Plenty of reward-related research to be done in other words, but what do we make of this? Hills (2006) argues that the evolution from anamniotes (fish and amphibians) to amniotes (reptiles, birds and mammals) involved a number of changes regarding dopamine and reward-processing, including:

  • The number of cortical imputs to the striatum increased significantly
  • The number of dopaminergic inputs to the striatum increased significantly
  • The synaptic machinery that allows dopamine to modulate cortical input to the striatum expanded to include DARPP-32
  • The dopaminergic signal transitioned from representing the presence of food to representing the expectation of reward more generally

As a consequence of these changes, Hills argues, amniotes were able to apply the neural mechanisms of foraging (e.g. 'area-restricted search', the ancestral function of dopamine, present even in worms and mollusks (Barron et al., 2010)) to search for any kind of information or goal, whether internal or external to the brain; a profoundly powerful adaptation. In addition to the four changes suggested by Hills I would add:

  • Dopaminergic cell clusters became centralized in the midbrain

This centralization, together with some specific adaptations, such as gap junctions connecting dopaminergic axons, allowed amniote brains to generate a single, scalar reward signal that adjusts dopamine concentrations homogenously throughout the forebrain.

I think what I need to ask now is: how does the more ancient dopamine reward system of fish actually work; what forms of reward-processing is it capable of; and does its distributed anatomy offer any advantages to the animal or to attempts to understand the neural basis of reward-based cognition?

10 July 2012

Back in Stockholm

So.. my return to blogging ran into some snags. Had to publish a paper, write my thesis and leave the UK, all in a few months, ergo blogging never got enough juice. But that's all done now: the paper will appear in PLoS ONE shortly and the thesis grew to a reasonable 119 pages in the end. I'm back in Stockholm for the time being but assuming the thesis defence goes alright I'll be starting a postdoc in the US in October. In the meantime I've got loads of reading to do, the highlights of which I'll try to summarize here.

Until next time

14 April 2012

Top 10 podcasts

Bloggingheads    |    Hour long one-on-one, usually about current affairs. Updates 2-4 times a week. Look out for episodes with the founder, Robert Wright, they are excellent.

Slate's Political Gabfest    |    Every Friday. Editor of Slate Magazine David Plotz, with Emily Bazelon and John Dickerson. The number one podcast on US politics.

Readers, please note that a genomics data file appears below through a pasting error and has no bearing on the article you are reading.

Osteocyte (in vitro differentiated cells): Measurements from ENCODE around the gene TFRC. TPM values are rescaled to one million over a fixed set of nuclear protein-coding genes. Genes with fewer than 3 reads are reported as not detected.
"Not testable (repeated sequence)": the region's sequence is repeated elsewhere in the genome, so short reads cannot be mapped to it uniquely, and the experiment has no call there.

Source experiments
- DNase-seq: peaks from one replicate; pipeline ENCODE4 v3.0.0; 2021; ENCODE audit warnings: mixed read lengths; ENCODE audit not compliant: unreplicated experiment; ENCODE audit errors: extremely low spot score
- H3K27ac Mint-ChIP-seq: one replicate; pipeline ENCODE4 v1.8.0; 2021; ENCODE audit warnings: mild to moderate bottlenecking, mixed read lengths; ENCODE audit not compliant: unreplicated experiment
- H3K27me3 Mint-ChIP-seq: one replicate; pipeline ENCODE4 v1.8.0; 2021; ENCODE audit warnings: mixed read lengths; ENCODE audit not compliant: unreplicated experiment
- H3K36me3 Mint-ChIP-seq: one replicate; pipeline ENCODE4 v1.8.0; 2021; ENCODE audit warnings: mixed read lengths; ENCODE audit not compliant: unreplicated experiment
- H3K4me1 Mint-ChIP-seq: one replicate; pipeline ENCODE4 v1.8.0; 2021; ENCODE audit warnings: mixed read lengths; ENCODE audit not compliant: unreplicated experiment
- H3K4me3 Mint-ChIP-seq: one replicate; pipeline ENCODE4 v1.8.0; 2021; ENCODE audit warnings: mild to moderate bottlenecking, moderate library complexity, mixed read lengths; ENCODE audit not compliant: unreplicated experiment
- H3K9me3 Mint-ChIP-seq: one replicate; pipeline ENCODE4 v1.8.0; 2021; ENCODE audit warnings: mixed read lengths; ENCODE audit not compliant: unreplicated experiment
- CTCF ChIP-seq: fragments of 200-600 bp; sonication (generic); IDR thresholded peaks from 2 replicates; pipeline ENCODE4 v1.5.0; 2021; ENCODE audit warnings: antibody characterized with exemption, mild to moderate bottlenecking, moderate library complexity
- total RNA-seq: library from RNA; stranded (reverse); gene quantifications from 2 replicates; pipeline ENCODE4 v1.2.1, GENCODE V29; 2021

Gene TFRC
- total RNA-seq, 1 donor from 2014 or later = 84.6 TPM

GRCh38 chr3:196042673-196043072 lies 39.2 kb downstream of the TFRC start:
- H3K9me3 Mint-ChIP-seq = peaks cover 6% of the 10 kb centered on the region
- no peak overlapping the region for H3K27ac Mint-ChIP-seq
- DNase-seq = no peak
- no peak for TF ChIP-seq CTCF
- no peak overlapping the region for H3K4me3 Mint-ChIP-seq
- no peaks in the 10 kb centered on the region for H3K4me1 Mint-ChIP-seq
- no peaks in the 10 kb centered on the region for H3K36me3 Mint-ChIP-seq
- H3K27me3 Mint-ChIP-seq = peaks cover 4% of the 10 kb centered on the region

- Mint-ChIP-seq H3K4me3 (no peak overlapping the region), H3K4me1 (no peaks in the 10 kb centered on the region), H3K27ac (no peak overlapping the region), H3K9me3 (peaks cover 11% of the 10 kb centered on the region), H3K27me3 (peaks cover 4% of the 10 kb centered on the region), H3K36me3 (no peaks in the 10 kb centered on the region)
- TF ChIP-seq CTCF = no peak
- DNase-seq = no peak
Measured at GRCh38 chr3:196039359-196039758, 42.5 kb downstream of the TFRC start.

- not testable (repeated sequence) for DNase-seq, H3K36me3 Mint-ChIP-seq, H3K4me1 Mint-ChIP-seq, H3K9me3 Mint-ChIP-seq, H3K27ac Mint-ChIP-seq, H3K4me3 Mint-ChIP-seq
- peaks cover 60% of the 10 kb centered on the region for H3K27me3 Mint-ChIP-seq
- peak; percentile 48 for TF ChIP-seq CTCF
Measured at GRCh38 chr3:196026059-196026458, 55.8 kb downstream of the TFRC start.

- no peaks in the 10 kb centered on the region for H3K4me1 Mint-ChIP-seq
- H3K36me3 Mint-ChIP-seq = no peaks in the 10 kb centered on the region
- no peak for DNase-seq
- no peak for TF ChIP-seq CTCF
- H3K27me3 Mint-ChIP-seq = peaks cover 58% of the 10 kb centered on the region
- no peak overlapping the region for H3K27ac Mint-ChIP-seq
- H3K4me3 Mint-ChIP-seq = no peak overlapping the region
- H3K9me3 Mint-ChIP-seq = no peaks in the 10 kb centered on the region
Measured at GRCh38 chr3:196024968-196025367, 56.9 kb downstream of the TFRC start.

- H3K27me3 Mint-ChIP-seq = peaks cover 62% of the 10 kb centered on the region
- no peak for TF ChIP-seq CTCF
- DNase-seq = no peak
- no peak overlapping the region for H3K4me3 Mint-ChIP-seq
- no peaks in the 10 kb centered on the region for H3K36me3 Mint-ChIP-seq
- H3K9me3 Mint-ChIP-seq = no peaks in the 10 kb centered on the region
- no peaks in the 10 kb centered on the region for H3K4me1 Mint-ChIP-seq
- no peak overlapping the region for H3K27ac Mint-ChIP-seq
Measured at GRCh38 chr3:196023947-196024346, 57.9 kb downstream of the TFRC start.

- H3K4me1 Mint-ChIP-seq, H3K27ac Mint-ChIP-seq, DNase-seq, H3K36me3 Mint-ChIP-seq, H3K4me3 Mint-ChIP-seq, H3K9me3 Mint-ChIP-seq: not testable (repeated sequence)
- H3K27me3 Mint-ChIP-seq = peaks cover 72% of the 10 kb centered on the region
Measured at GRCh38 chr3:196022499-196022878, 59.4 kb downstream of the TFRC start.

In Our Times    |    From BBC Radio 4. Every Thursday morning Melvyn Bragg interviews three guests about anything from Edward Munch to Quantum Gravity. Undisputed master of the History of Ideas, only occasionally challenged by Entitled Opinions.

This Week in Google    |    Wednesdays. Great show. TWiT-founder Leo Laporte discuss the current state of cloud computing Gina Trippani, Jeff Jarvis and a guest. The Gillmor Gang covers the same beat with a different tone, less polished, tends to dig deeper, not always to great effect. This Week In Tech, the 2-hr flagship show of the TWiT network, available Monday mornings, is sometimes good but often has too much of the everything's-a-joke TWiT humour.

Friday Night Comedy    |    BBC Radio 4 pokes fun at the news every Friday evening. The excellent News Quiz alternates with the less funny Now Show every couple of months (we're currently in a News Quiz phase).

Global News    |    Also from the BBC. Updated twice daily except weekends, including at 2-3 in the morning,  which means that the truly podcast-addicted can always start the day here. Somewhat obsessed with interviewing random people about whatever plight they're in.

The Economist    |    More current affairs. The 'All Audio' edition updates sporadically throughout the week whereas the 'Editor's Highlights' is a one hour block of readings from the latest issue of the magazine released every Friday.

Triangulation    |    Near-weekly one hour show with Leo Laporte and Tom Merrit. Great stuff if the guest is good and fortunately they manage some seriously good guests, including Steve Martin, Kevin Kelly, Ray Kurzweil, Jeri Ellsworth, the list goes on, check the archive.

Start the Week with Andrew Marr    |    Monday morning. Hit-and-miss, too much artistic sentiment but occasionally very good (Monday morning, you take what you can get). Nearly got bumped off the list by Great Lives, also from the BBC.

FourCast    |    Futurism from the TWiT network, updated once or twice a month. Only just started listening to this. A bit too light-hearted for my taste but with Changesurfer Radio seemingly out of the loop a futurist has to get his fix somewhere. Futures in Biotech, also from the TWiT network, works too.